Though we hopped off the bus around 9am, we found the streets to be eerily deserted and silent, including the traditionally-bustling alleyways of Chinatown. Even the brightly-colored monorail that wound itself along our walking route lay quiet and somber. The crowd-free environment was perfect for unhurried, meandering conversations under grey skies, through a park dazzlingly decorated with a canopy of cherry-blossoms.
After a few hours, we finally decided we'd like some food. Our wandering took us to a small building in the middle of a parking lot. The four tables and sets of chairs outside suggested it would be a restaurant, but I suspected it could also be a used car sales office. Luckily we found a hot ceramic stove inside with good smells surrounding, and a menu on the wall, sketched in Korean on a whiteboard.
Smiles exchanged with the woman cooking, we started pointing to Korean food listings, hoping for some kind of sampler. A friendly man made "yes" and "no" signals in response to our guesturing, and pointed to definite menu items which, we hoped, would get us some yummies! And that is exactly what we ended up with!
There was cold, fermented rice or coconut alcohol (served in a bowl), some kind of scallion pancake, noodle soup, and onion-pepper-soy dip for the spiciest kimchi I've ever had. This impromptu Korean feast was so delicious and warming on a cold day!
During our meal, the friendly man who had helped us order started to leave, but I felt that we hadn't thanked him enough for his assistance. So, I asked him to wait, and quickly whipped out my trombone—did I tell you I travel with a trombone?—and played for him "Arirang", a traditional Korean folk tune I'd just happened to learn in band many years ago. It was fun to watch him grin when he recognized it, and clap along to the familiar beat…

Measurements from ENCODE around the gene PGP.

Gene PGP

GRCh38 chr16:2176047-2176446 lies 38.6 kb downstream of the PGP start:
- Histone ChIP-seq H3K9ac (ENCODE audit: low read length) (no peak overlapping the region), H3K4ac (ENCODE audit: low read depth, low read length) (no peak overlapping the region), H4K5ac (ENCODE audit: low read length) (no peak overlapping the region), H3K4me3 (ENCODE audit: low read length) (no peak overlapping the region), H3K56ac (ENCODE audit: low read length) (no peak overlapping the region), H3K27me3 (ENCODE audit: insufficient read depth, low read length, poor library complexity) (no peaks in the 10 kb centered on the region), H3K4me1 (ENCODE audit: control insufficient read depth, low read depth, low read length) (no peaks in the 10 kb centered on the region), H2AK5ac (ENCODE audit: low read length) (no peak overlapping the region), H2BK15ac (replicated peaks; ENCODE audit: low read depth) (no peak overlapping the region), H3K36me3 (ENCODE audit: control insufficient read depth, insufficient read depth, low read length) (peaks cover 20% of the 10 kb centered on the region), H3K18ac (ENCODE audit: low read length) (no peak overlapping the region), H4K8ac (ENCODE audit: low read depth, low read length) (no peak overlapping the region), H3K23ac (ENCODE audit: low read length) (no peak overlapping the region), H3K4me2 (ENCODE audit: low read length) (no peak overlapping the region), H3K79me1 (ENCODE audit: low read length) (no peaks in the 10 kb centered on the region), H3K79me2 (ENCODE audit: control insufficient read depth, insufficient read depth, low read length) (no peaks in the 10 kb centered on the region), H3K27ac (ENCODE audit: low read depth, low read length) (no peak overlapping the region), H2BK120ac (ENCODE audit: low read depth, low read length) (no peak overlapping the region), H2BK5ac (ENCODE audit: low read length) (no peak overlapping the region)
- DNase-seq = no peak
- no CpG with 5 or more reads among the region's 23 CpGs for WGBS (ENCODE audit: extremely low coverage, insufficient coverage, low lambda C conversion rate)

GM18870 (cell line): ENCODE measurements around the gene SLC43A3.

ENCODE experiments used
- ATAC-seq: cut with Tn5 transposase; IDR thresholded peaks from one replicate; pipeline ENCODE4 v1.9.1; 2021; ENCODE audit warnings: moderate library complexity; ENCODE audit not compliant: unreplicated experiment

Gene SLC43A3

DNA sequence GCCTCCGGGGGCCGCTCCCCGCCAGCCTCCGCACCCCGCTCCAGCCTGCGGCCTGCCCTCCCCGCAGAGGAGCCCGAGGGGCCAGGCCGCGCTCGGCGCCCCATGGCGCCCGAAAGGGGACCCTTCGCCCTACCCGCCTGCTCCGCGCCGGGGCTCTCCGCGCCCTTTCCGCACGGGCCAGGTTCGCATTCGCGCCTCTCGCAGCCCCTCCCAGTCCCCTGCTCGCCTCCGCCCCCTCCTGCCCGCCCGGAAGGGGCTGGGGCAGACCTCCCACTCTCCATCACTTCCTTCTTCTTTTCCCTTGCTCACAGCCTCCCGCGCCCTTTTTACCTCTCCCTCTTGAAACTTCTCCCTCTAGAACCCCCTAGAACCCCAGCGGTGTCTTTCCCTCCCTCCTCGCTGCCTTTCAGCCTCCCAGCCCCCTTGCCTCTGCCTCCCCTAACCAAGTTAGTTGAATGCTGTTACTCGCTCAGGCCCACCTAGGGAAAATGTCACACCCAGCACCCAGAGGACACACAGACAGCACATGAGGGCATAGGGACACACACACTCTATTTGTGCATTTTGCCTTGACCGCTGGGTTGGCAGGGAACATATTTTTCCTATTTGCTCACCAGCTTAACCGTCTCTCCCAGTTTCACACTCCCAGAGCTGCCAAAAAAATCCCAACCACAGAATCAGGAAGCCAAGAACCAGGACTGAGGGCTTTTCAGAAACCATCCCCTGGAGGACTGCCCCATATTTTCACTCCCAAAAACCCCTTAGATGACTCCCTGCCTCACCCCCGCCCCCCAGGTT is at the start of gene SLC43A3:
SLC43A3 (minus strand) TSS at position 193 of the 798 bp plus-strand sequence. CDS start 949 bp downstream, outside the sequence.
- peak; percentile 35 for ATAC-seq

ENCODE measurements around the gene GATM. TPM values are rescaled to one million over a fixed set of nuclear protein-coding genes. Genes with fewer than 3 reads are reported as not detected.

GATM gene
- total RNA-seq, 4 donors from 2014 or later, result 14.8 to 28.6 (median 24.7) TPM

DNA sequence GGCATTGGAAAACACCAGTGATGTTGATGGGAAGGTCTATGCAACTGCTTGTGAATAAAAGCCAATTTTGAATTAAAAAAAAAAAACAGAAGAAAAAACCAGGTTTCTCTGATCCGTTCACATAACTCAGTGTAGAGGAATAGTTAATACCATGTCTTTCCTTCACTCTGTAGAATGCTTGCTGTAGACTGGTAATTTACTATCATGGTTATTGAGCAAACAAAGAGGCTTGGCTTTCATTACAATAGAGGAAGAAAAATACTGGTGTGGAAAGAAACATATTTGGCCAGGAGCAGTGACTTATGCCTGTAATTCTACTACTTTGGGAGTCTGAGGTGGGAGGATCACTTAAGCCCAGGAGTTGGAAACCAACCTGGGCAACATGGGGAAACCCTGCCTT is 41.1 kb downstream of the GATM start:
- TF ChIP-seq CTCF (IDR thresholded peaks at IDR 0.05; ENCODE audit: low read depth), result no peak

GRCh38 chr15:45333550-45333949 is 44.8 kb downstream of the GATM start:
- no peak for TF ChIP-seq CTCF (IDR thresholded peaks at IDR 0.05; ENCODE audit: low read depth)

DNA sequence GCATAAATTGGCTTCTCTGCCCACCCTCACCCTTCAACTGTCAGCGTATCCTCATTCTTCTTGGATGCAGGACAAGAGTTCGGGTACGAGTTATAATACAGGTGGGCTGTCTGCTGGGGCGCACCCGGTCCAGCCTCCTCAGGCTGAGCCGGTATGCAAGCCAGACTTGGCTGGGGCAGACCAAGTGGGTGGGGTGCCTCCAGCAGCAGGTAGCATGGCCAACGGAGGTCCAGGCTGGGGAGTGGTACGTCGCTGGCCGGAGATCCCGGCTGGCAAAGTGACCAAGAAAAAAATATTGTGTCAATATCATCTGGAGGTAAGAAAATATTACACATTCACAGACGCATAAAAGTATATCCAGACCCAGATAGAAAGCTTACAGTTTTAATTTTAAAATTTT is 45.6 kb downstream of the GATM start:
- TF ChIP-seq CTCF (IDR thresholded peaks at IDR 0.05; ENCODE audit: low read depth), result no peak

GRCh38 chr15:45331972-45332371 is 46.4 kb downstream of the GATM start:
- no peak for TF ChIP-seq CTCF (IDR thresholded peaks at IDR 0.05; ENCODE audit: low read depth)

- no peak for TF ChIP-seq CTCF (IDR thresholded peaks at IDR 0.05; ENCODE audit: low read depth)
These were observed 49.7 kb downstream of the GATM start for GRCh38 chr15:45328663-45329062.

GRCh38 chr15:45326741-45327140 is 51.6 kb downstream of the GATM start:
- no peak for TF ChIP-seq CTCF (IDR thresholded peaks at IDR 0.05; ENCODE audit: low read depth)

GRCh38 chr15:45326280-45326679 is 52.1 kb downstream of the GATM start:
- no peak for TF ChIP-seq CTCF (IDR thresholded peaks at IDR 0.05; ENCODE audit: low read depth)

That led naturally to lessons for Tara and Tyler who, besides being fantastic bikers, programmers, artists and friends, are also secretly musicians! A mostly empty park nearby offered a chilly but spacious venue for their world debut as trombonists.
…amazed me with their virtuosity and sensitivity towards music! It's too bad there aren't any recordings of them, but they of course insisted that I play for them and record it.
By giving ourselves a generous time buffer to get back to the airport, we were able to have a final stop at a delightful bakery near the bus stop. It had star-trek style fancy glass sliding doors, which were fun to operate with the press of a single finger against a sensor. Tyler and I sat and talked photography for a while (well, mostly I just listened), while Tara was off exploring the neighborhood in search of a restroom. I'll have to wait to use Tyler's teachings until I can get a camera with control over aperture, unfortunately…
Stocked with freshly-baked goodies, we headed back to the airport for our respective flights back to the States. I felt deeply contented to have spent time with these great folks who'd inspired much of my daydreaming over the previous few months. Our goodbyes had more of a "see-you-later" quality, and I hope to see them again in Albuquerque for the 2012 Balloon Fiesta in October next year. Thanks you two!
Your futon is waiting for you in Cambridge, by the way… bring heavy, heavy bike locks…
Tara & Tyler:
After we parted ways with Jesse, we felt fortunate to have shared our layover in Korea with an enthusiastic new friend. We were exhausted, and would have simply slept through our layover if it wasn't for his limitless energy. Thanks to Jesse, we had a brief taste of Korea!
Thank you for writing this entry Jesse!